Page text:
Our survey results showed that the majority of study participants visited dentists if oral symptoms persisted even after the self-medication. The finding can be attributed to the presence of two reputed dental colleges in Davangere city which provides quality care to the population and also to the presence of private dental clinics which are run by very reputed dentists. No comparison could be made as there were no previous studies which tried to assess this component in their study.
Majority of subjects in our survey had the knowledge about expiry date on the medications which they self-medicated. This finding may be due to the fact that majority of study participants in our survey had level of education which made them to read the label instructions on the medication including expiry date Similar finding was seen in studies conducted by Sallam et al.,  Hassali et al.  and Jain et al.,  where it was found that majority of study participants practicing self-medication also had a practice of reading the labels which included expiry date when they purchased self-medication.
| Conclusions|| |
This survey was conducted to review the self-medication and nondoctor prescription for oral health problems among the population in Davangere city. Results showed that self-medication and nondoctor prescription was found to be obvious and at an alarming rate of 70.9%. Among the reasons of self-medication, toothache was the most common one. In this survey, people of all sociodemographic categories approve of self-medication giving reasons of lack of time as a major reason followed by nonseriousness of their condition. In addition to analgesics, herbal remedies were often used for treating their oral health problems. Most of the respondents consulted pharmacist for basic treatment and only decided to approach a dentist if the problem persisted. Fortunately, majority of respondents were aware of the adverse effect regarding the drug prescribed including expiry date of medication used. Self-medication has to be used within the limits of the oral health problems and treated along with proper consultation from a registered pharmacist if possible.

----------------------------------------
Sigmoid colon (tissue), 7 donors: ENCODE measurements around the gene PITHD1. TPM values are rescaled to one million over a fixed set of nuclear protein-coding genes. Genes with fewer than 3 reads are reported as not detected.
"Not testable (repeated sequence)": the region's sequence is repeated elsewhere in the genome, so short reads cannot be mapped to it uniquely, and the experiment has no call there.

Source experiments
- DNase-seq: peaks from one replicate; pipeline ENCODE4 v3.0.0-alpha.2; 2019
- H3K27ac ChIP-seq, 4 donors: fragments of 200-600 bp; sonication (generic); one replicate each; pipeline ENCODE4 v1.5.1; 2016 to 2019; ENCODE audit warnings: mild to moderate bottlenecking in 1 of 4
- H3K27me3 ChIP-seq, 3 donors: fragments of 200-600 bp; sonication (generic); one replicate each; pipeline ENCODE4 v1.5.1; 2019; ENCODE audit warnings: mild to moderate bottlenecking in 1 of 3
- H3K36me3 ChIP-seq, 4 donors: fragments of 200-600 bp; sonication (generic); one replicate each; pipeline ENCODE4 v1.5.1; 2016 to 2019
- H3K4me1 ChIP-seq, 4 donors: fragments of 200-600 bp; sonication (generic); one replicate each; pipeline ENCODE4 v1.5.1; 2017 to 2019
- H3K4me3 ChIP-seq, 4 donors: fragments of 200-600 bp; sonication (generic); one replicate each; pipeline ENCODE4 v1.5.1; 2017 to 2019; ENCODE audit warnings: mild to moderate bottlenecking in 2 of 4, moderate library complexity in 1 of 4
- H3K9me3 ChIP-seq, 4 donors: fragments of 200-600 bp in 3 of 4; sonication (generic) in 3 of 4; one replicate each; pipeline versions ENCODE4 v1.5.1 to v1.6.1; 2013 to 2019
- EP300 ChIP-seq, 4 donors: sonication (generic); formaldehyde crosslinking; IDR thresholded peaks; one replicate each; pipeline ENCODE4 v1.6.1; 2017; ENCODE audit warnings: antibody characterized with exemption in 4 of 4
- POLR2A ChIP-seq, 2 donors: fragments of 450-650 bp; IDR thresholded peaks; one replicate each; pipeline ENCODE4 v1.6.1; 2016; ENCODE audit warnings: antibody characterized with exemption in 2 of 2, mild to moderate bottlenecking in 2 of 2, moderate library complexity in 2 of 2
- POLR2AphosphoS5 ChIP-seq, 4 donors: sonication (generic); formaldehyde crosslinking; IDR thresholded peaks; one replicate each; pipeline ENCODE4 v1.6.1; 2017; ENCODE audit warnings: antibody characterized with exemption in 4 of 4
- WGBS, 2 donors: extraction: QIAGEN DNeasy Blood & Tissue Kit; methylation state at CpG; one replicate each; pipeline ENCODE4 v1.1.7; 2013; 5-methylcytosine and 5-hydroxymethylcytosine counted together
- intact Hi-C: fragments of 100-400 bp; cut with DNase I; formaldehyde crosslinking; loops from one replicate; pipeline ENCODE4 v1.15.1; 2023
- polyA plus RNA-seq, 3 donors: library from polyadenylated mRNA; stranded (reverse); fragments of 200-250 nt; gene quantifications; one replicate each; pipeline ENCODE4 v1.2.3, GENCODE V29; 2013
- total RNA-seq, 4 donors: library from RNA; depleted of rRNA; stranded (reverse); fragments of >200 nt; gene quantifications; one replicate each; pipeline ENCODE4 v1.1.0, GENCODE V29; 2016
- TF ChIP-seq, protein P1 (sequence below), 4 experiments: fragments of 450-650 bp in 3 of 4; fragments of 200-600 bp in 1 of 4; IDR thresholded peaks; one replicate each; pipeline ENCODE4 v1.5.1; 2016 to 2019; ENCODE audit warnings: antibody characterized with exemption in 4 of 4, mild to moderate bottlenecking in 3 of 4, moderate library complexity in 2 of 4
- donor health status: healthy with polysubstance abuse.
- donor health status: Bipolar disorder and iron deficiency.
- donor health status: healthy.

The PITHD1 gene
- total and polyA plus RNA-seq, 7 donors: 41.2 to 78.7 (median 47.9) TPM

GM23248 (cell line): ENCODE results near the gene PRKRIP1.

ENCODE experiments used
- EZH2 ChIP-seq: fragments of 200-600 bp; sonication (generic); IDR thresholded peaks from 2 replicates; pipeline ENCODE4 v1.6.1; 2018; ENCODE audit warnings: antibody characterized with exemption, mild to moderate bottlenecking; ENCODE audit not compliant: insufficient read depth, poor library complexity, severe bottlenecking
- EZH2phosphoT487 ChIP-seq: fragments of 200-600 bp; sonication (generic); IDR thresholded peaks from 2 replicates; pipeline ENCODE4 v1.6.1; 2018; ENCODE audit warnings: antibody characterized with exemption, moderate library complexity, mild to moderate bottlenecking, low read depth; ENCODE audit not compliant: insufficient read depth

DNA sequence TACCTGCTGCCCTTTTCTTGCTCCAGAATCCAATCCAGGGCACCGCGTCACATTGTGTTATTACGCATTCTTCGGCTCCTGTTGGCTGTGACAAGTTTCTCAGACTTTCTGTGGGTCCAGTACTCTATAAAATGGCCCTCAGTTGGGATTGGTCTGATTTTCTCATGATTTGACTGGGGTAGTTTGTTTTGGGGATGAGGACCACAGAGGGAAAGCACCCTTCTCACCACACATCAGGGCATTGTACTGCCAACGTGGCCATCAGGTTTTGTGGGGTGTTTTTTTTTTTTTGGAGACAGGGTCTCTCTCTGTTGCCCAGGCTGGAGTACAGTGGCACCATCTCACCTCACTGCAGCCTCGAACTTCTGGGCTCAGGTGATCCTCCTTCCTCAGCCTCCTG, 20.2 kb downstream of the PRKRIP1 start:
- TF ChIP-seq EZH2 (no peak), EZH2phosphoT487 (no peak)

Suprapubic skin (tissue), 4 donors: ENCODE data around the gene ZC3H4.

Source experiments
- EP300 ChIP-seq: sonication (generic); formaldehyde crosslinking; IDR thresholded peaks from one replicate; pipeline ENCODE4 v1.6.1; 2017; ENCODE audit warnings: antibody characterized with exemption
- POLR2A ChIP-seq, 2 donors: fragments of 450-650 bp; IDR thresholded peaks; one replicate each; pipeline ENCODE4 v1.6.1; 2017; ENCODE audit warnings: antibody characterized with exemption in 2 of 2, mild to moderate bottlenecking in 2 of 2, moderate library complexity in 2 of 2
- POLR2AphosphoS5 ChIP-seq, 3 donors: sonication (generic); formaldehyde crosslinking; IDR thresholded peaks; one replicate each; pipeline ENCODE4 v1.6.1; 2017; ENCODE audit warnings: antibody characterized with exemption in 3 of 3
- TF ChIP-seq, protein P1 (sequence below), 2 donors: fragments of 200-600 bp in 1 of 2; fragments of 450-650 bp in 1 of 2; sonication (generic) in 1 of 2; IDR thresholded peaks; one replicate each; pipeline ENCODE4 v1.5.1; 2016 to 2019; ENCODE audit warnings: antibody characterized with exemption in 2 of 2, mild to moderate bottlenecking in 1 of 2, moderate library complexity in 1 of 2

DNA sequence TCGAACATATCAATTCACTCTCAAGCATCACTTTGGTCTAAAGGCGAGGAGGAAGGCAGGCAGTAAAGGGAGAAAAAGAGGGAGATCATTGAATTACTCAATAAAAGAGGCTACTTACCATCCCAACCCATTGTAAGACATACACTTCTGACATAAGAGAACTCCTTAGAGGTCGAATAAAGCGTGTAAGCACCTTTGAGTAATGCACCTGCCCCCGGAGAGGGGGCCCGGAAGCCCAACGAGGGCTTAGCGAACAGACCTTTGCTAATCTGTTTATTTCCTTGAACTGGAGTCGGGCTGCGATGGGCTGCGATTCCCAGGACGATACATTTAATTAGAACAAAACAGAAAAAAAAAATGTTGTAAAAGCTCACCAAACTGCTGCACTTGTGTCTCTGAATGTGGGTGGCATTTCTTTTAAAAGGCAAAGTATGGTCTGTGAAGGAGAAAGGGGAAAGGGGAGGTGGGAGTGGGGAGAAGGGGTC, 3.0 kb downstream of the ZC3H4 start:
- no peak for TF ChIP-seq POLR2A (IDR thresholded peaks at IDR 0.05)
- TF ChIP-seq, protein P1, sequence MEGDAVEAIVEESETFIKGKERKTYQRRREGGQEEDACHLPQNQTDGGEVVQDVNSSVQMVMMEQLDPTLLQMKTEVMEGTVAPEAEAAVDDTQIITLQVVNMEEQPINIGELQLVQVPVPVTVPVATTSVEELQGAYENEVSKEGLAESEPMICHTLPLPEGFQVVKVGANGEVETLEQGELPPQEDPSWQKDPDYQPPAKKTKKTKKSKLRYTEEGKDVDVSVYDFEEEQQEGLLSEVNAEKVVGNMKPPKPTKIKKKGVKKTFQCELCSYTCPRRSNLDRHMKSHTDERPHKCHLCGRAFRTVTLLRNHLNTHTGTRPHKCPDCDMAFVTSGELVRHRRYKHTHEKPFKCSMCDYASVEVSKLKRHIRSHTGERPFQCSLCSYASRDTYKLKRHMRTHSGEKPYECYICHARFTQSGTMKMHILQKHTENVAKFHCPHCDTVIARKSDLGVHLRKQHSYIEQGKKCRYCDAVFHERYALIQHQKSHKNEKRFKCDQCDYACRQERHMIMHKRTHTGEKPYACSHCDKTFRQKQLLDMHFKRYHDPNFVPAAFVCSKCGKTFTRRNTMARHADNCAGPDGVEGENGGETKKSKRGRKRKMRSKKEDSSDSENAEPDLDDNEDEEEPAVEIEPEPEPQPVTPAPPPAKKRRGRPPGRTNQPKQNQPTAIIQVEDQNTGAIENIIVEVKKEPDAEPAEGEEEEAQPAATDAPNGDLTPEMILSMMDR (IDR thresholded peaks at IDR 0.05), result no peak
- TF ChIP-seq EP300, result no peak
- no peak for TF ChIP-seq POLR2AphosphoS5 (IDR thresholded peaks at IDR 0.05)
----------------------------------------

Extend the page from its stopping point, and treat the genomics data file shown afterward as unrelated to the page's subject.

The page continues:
| References|| |
Ahmad A ,Surya CD, Krishna KT, Patel I, Parimalakrishnan S Mohanta GP, et al
. Evaluation of self medication antibiotic use pattern among patients attending community pharmacies in rural India - Uttar Pradesh. J Pharm Res 2012;5:765-8.